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Adapting Activities to the New Normal

Valerie Egan, Head Of Care, Borough Care

Since lockdown, care providers have had to think of new ways to ensure activities beneficial to residents’ health and wellbeing continue. As a care provider for older people, we’ve been prioritising the mental health of our residents just as much as their physical health. For the teams at our homes, it’s been important to create a sense of routine, along with keeping everyone safe, busy and having fun.

The current situation provides an opportunity to try different things and engage residents in new activities. While some activities can carry on as normal, we’ve having to change the way we do others, especially where they involve external people. Lots of residents enjoy live music sessions and joining in singing and dancing with the performers. While it’s not been possible to have people entertaining residents inside our homes, when the weather’s been good we’ve had musicians perform outside from a safe social distance. We’ve also had special virtual performances, which have really lifted everyone’s spirits. Singing and dancing are great ways for people to feel energised and uplifted so we’ve been keen to keep these activities going, albeit in a different format.

Creativity, in all its forms, can have immense therapeutic benefits for older people. This is especially important right now so we’re continuing with lots of craft activities. Two of our homes recently took part in a self-portrait project, entitled Collaged Citizens. The project was devised by Arts on Wheels, a company providing art activities to older people in residential care settings. The self-portraits appear as part of an online gallery of pictures created by people isolated, or socially disadvantaged, during the pandemic. It’s our company ethos that residents should continue to live life in colour and this project literally brought out everyone’s colourful side, as well as providing a welcome distraction.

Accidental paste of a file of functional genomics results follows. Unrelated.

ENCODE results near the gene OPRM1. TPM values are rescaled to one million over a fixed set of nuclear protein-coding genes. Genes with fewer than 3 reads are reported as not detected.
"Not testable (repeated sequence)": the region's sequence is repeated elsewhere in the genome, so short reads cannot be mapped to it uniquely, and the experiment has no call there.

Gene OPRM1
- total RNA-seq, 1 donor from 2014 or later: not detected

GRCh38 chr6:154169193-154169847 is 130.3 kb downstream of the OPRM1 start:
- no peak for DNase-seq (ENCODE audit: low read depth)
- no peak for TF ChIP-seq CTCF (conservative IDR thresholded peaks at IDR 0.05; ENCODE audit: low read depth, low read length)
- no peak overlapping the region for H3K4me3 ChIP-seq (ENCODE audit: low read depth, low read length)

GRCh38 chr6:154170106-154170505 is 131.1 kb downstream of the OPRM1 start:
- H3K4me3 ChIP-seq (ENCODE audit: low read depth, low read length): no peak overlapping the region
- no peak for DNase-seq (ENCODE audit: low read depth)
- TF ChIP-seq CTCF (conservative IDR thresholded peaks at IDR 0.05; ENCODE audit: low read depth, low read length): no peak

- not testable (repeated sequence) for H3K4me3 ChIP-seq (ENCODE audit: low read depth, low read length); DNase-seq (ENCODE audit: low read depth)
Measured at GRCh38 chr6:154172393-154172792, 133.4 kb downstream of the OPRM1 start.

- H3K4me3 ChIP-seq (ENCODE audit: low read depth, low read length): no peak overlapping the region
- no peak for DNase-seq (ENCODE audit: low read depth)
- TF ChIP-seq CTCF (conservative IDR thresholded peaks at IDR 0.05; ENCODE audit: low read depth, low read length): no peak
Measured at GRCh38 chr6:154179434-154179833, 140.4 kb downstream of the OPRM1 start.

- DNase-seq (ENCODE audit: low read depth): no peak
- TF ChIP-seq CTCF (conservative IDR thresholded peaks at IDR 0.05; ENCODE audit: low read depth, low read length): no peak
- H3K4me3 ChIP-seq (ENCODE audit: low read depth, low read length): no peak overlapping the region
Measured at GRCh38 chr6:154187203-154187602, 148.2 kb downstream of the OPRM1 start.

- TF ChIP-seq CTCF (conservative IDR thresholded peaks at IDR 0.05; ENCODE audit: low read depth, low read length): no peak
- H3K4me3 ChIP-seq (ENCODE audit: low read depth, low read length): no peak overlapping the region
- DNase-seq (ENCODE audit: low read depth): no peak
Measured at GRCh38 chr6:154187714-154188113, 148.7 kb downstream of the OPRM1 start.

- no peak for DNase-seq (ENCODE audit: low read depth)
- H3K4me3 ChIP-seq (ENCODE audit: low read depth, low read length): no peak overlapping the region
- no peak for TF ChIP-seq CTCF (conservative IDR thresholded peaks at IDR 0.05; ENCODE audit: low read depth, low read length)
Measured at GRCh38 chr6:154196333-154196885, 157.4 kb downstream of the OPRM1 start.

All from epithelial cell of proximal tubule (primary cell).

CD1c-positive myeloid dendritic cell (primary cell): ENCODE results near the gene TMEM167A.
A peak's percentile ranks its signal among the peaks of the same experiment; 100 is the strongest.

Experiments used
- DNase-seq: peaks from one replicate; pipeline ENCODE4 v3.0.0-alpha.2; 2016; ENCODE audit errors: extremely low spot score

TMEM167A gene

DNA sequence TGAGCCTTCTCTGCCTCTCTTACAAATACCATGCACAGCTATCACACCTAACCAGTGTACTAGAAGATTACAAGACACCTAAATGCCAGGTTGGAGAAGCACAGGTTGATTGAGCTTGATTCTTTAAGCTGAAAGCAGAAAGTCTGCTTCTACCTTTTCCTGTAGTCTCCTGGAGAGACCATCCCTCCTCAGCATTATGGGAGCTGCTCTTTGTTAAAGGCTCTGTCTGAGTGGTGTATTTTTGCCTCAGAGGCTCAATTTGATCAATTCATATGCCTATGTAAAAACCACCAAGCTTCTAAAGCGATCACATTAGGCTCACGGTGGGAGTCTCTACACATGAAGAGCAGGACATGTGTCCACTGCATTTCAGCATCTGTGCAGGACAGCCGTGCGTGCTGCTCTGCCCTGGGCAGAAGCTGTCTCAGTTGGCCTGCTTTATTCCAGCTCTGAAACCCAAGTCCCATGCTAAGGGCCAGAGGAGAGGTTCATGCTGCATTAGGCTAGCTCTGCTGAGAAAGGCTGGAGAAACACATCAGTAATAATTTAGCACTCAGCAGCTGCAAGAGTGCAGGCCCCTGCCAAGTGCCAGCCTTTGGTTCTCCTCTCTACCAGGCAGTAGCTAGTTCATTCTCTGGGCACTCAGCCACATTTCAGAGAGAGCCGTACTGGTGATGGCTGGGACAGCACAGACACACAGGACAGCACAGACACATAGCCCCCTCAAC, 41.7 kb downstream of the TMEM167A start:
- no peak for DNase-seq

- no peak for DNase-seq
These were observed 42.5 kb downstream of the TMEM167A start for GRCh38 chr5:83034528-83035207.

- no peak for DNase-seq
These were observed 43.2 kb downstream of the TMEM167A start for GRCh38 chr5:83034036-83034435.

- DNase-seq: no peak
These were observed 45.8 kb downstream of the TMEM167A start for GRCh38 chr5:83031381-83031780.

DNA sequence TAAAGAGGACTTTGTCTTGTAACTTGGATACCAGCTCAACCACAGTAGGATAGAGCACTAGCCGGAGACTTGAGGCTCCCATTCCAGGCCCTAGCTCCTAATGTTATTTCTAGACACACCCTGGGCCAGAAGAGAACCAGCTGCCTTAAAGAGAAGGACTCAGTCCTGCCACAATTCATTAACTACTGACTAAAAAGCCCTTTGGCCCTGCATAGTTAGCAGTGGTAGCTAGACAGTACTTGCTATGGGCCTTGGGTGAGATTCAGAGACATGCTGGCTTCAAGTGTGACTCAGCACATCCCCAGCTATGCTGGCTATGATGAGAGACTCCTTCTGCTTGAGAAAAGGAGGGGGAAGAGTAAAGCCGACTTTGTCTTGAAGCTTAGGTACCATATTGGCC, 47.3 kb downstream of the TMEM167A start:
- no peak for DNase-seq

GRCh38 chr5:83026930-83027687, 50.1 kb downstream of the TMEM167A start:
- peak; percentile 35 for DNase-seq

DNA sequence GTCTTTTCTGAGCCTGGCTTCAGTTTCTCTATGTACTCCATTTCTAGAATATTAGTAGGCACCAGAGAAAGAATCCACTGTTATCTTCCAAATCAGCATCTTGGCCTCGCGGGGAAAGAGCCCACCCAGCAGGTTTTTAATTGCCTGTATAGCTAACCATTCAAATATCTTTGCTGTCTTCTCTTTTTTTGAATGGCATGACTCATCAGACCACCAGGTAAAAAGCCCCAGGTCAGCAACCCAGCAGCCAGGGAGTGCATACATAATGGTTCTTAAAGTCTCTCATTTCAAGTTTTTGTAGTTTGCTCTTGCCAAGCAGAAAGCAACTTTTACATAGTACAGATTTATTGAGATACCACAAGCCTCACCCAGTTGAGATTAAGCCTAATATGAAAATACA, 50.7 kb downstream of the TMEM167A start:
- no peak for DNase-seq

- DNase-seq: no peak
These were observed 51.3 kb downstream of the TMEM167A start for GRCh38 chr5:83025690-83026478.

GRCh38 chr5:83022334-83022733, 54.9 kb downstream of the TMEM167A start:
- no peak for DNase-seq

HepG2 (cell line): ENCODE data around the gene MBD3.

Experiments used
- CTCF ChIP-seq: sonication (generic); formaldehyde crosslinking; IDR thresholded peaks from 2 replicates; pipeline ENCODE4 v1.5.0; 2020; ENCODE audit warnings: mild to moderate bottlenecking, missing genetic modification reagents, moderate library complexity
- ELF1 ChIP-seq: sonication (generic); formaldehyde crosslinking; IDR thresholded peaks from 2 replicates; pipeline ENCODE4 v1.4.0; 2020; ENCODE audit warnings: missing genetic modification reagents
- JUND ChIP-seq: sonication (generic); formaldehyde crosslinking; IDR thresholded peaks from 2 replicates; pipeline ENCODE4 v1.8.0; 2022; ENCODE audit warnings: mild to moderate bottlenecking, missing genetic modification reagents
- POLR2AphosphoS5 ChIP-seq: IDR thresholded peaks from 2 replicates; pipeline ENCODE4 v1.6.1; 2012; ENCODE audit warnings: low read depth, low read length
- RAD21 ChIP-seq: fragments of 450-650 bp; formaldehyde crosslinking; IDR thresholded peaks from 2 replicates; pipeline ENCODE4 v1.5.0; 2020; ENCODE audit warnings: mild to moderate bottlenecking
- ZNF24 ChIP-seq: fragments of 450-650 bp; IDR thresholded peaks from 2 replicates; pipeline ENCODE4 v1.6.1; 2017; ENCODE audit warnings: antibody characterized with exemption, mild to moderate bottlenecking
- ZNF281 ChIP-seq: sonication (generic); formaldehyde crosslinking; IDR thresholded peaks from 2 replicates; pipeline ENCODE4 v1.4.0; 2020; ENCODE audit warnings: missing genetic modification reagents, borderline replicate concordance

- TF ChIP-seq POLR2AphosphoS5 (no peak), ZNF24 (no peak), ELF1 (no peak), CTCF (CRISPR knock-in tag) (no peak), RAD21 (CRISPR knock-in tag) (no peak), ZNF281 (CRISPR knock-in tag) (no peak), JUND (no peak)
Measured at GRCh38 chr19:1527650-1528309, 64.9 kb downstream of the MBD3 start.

Physical as well as mental activity remains important, with exercise sessions and games continuing. Participating in exercise and sport helps older people become stronger, reduces stress and boosts self-esteem; all of which are now more important than ever. While trips out and walks in the park aren’t currently possible, residents are still able to enjoy fresh air and exercise in the homes’ gardens. Research shows there are proven health and wellbeing benefits of continuing to get outdoors as people grow older so it’s important we encourage people to go outside. When the weather’s warm and dry, it’s a great opportunity to run outdoor activities, including gardening, games and exercise sessions.

Lockdown means some of our activities now revolve around keeping residents and their families connected, while they can’t meet in person. Photos have been taken of individual residents holding up personal greetings they’ve written to their loved ones. These pictures, which we’ve shared via social media and our website, have been a great way to reassure families. Cards have been designed, pictures created and messages compiled. Residents at one home were especially missing have a brew with family members. The home’s Activity Lifestyle Facilitator sourced tea bag holders, which residents helped construct and fill with a teabag that was sent to them in the post. Using WhatsApp, FaceTime, Skype and social media have become important activities to stay in touch.

With uncertainty surrounding when, or even if, things will return to a pre Covid 19 state of normality, we will need to continually adapt our activities programme to fit what we face in the future. The one thing that remains a certainty is the importance of regularly hosting a wide range of different activities for our residents to enjoy. The health and wellbeing benefits of activities are enormous and their value shouldn’t be underestimated.


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